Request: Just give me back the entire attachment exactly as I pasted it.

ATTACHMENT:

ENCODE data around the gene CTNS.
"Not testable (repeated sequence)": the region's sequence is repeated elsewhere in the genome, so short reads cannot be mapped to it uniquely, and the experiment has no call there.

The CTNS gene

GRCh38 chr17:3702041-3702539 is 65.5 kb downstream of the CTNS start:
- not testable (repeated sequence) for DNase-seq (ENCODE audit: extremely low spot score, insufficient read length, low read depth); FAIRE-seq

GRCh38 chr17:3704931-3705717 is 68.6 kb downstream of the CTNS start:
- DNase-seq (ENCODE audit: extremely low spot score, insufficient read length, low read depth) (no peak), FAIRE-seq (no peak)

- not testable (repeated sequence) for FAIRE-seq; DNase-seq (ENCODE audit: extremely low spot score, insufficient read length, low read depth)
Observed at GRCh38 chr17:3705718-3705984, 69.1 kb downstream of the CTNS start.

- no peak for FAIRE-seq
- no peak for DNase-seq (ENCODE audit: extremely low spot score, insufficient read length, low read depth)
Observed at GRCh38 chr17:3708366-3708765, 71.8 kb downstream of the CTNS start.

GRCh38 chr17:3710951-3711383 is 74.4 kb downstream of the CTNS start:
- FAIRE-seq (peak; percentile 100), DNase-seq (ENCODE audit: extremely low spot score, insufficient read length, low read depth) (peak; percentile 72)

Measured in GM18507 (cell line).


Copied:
ENCODE data around the gene CTNS.
"Not testable (repeated sequence)": the region's sequence is repeated elsewhere in the genome, so short reads cannot be mapped to it uniquely, and the experiment has no call there.

The CTNS gene

GRCh38 chr17:3702041-3702539 is 65.5 kb downstream of the CTNS start:
- not testable (repeated sequence) for DNase-seq (ENCODE audit: extremely low spot score, insufficient read length, low read depth); FAIRE-seq

GRCh38 chr17:3704931-3705717 is 68.6 kb downstream of the CTNS start:
- DNase-seq (ENCODE audit: extremely low spot score, insufficient read length, low read depth) (no peak), FAIRE-seq (no peak)

- not testable (repeated sequence) for FAIRE-seq; DNase-seq (ENCODE audit: extremely low spot score, insufficient read length, low read depth)
Observed at GRCh38 chr17:3705718-3705984, 69.1 kb downstream of the CTNS start.

- no peak for FAIRE-seq
- no peak for DNase-seq (ENCODE audit: extremely low spot score, insufficient read length, low read depth)
Observed at GRCh38 chr17:3708366-3708765, 71.8 kb downstream of the CTNS start.

GRCh38 chr17:3710951-3711383 is 74.4 kb downstream of the CTNS start:
- FAIRE-seq (peak; percentile 100), DNase-seq (ENCODE audit: extremely low spot score, insufficient read length, low read depth) (peak; percentile 72)

Measured in GM18507 (cell line).